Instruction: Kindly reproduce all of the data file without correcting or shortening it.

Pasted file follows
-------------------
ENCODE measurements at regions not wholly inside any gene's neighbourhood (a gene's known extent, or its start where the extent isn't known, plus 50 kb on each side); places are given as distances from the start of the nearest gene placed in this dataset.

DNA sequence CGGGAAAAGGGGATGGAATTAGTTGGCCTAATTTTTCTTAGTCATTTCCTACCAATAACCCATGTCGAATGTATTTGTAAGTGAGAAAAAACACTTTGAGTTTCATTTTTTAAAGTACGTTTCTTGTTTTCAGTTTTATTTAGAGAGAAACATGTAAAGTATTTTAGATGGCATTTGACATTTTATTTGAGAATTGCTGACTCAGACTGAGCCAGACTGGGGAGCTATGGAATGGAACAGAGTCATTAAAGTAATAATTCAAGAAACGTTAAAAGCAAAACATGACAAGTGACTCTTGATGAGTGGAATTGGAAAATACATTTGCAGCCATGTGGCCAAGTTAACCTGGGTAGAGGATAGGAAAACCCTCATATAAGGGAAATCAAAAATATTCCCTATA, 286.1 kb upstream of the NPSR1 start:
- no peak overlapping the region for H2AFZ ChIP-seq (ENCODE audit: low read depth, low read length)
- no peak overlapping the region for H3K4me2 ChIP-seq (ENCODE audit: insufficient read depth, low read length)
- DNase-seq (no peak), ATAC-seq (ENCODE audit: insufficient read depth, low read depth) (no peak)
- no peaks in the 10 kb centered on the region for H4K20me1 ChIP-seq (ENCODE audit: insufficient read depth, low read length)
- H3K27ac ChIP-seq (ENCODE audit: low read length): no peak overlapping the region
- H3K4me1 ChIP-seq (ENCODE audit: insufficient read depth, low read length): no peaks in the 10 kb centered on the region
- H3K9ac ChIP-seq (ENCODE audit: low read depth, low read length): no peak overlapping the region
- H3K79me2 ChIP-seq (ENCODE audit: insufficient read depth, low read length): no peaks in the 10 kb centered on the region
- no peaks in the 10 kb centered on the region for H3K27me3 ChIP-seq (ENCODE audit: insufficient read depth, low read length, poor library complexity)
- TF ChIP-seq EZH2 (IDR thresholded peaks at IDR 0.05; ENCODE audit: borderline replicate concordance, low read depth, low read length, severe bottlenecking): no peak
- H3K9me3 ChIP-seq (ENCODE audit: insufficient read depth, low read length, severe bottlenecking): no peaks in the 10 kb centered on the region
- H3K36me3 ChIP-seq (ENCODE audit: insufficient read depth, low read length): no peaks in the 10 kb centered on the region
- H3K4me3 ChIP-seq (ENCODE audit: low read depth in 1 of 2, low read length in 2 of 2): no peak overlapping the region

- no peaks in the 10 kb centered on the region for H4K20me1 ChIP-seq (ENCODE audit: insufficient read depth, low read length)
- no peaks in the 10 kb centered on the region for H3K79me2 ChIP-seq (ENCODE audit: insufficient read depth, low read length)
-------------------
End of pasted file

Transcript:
ENCODE measurements at regions not wholly inside any gene's neighbourhood (a gene's known extent, or its start where the extent isn't known, plus 50 kb on each side); places are given as distances from the start of the nearest gene placed in this dataset.

DNA sequence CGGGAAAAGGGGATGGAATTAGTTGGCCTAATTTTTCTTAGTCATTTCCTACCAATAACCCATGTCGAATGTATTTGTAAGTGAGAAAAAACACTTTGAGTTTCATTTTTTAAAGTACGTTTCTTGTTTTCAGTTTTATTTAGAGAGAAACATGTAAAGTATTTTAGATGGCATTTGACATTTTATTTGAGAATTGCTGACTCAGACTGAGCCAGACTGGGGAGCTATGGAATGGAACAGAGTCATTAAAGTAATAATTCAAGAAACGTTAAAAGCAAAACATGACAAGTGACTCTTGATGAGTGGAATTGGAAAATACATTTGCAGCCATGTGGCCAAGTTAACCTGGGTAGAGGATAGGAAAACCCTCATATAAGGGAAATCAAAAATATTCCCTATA, 286.1 kb upstream of the NPSR1 start:
- no peak overlapping the region for H2AFZ ChIP-seq (ENCODE audit: low read depth, low read length)
- no peak overlapping the region for H3K4me2 ChIP-seq (ENCODE audit: insufficient read depth, low read length)
- DNase-seq (no peak), ATAC-seq (ENCODE audit: insufficient read depth, low read depth) (no peak)
- no peaks in the 10 kb centered on the region for H4K20me1 ChIP-seq (ENCODE audit: insufficient read depth, low read length)
- H3K27ac ChIP-seq (ENCODE audit: low read length): no peak overlapping the region
- H3K4me1 ChIP-seq (ENCODE audit: insufficient read depth, low read length): no peaks in the 10 kb centered on the region
- H3K9ac ChIP-seq (ENCODE audit: low read depth, low read length): no peak overlapping the region
- H3K79me2 ChIP-seq (ENCODE audit: insufficient read depth, low read length): no peaks in the 10 kb centered on the region
- no peaks in the 10 kb centered on the region for H3K27me3 ChIP-seq (ENCODE audit: insufficient read depth, low read length, poor library complexity)
- TF ChIP-seq EZH2 (IDR thresholded peaks at IDR 0.05; ENCODE audit: borderline replicate concordance, low read depth, low read length, severe bottlenecking): no peak
- H3K9me3 ChIP-seq (ENCODE audit: insufficient read depth, low read length, severe bottlenecking): no peaks in the 10 kb centered on the region
- H3K36me3 ChIP-seq (ENCODE audit: insufficient read depth, low read length): no peaks in the 10 kb centered on the region
- H3K4me3 ChIP-seq (ENCODE audit: low read depth in 1 of 2, low read length in 2 of 2): no peak overlapping the region

- no peaks in the 10 kb centered on the region for H4K20me1 ChIP-seq (ENCODE audit: insufficient read depth, low read length)
- no peaks in the 10 kb centered on the region for H3K79me2 ChIP-seq (ENCODE audit: insufficient read depth, low read length)